Sunday, August 12, 2018

Too Hot to Handle

Another movie available from the Warner Archive that I recently watched off my DVR is Too Hot to Handle.

Clark Gable plays Chris Hunter, a newsreel photographer for the Union Newsreel Co. currently working in China, where there's a war going on because of the Japanese occupation of parts of the country. Chris hasn't been able to get any good footage of bombings in part because it's tough to be in the right place at the riht time, and in part due to the new anti-aircraft guns; all this is much to the consternation of Chris' boss Gabby (Walter Connolly). Actually it's not just Chris who isn't getting any usable footage; all the other newsreel guys (who are stationed in the same place and follow a herd mentality not unlike today) aren't getting any footage either.

Chris has an idea to create some fake news (again, not unlike today) by staging an attack with model planes and a phony crying child, but Chris' main rival Bill (Walter Pidgeon) knows about Chris' penchant for fake news. So Bill and his colleagues cook up a story about a cholera epidemic and a pilot Harding bringing in a critical supply of serum; the hope is that Chris will fall for the story. Chris shows up at the airport and gets in everybody else's way, not realizing this was their intention. And Chris' interference results in the plane running off the runway and catching fire. At this point, Chris rescues Harding and discovers that Harding is actually a woman, Alma Harding (Myrna Loy).

Chris falls in love with Alma, and through a series of subterfuges gets her to work for Union, but eventually she's going to find out about Chris' deception at which point she's going to be very pissed with him. She was only in on the fake news story back in China because she was trying to raise the money necessary to start an expedition to find her brother. Apparently, her brother was also an exploring aviator, except that he went down somewhere in the Brazilian rain forest. Everybody else thinks he's dead, but she's convinced he's alive.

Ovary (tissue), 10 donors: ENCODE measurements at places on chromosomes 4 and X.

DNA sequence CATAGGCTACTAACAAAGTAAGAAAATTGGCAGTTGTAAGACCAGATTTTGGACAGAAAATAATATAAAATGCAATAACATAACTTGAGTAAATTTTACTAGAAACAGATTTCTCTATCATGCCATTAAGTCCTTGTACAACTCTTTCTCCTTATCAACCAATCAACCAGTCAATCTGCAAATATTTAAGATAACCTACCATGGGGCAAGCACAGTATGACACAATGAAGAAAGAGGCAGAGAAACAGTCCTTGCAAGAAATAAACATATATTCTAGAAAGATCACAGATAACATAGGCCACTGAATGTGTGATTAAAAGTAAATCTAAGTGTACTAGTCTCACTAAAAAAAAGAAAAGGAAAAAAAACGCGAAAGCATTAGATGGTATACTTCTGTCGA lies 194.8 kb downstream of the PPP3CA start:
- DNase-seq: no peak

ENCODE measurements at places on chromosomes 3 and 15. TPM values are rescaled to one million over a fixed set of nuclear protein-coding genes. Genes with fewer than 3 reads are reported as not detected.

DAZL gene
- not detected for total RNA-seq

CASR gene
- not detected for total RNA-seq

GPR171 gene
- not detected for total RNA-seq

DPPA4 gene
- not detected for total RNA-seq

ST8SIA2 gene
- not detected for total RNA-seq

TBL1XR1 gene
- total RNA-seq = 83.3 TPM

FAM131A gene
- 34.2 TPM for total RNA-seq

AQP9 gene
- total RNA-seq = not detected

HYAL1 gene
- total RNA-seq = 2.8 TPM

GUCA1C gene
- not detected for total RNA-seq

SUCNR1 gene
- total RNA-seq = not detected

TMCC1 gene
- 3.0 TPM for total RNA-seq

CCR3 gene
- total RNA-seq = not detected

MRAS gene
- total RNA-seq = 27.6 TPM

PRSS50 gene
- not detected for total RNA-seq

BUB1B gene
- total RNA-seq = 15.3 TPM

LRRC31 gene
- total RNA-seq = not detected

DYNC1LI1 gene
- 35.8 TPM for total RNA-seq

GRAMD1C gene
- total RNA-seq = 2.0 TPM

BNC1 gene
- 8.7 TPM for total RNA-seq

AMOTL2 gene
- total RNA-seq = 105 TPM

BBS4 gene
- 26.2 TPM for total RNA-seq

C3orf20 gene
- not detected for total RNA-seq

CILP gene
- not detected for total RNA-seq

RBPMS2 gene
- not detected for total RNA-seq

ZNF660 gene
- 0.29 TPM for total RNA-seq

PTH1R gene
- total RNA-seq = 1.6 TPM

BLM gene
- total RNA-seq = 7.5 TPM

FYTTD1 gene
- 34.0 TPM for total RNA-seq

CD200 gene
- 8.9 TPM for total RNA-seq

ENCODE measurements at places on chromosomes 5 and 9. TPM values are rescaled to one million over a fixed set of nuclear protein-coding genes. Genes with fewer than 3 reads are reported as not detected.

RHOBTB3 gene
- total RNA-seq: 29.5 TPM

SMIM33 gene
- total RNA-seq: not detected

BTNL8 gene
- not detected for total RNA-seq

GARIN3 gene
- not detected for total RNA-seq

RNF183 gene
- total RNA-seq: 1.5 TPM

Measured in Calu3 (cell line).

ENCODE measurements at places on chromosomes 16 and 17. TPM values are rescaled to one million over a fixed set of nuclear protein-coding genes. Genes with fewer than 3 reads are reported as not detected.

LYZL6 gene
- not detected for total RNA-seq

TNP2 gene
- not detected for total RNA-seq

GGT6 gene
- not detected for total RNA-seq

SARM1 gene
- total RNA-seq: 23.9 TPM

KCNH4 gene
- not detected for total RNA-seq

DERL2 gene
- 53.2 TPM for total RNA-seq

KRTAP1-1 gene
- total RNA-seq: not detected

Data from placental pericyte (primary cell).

Chris engages in some more deception to raise the money necessary for Alma to get down to South America, mostly because he still wants her love and if he helps her find her brother he can win her back. Well, to be honest there's also the possibility of getting a great newsreel out of the story, and heaven knows Chris will do anything for a story. Now, there wouldn't be much of a climax to the movie is Alma's brother were dead, so you can assume that he's alive and that Chris is going to help Alma save her.

Too Hot to Handle is one of those MGM movies that's entertaining and competently made, but at the same time looks like it's got something wrong with it because of the studio gloss. Hollywood's portrayal of China doesn't look like China at all, and it gets South America even more wrong. The natives that captured Alma's brother practice "voodoo", and yet they speak the mix of Spanish and Portuguese that Chris' sound man Joselito (Leo Carrillo) speaks. Oh, and I thought those newsreel cameras didn't necessarily pick up sound without a real mike hooked up.

With that said, everybody does a good job with their roles, at least insofar as the script lets them. Probably best of the whole lot is Marjorie Main playing Gabby's executive secretary Miss Wayne. Connolly has to play Gabby as too much the dyspeptic; Gable starts to annoy as the smooth operator, Pidgeon has to struggle with his character being written blandly, and Myrna Loy is probably a bit too glamorous to play anybody stuck in a tiny cockpit for hours on end.

Overall, you should be aware that you're going to have to suspend disbelief to watch Too Hot to Handle. If you can do that, it's quite the entertaining little ride.

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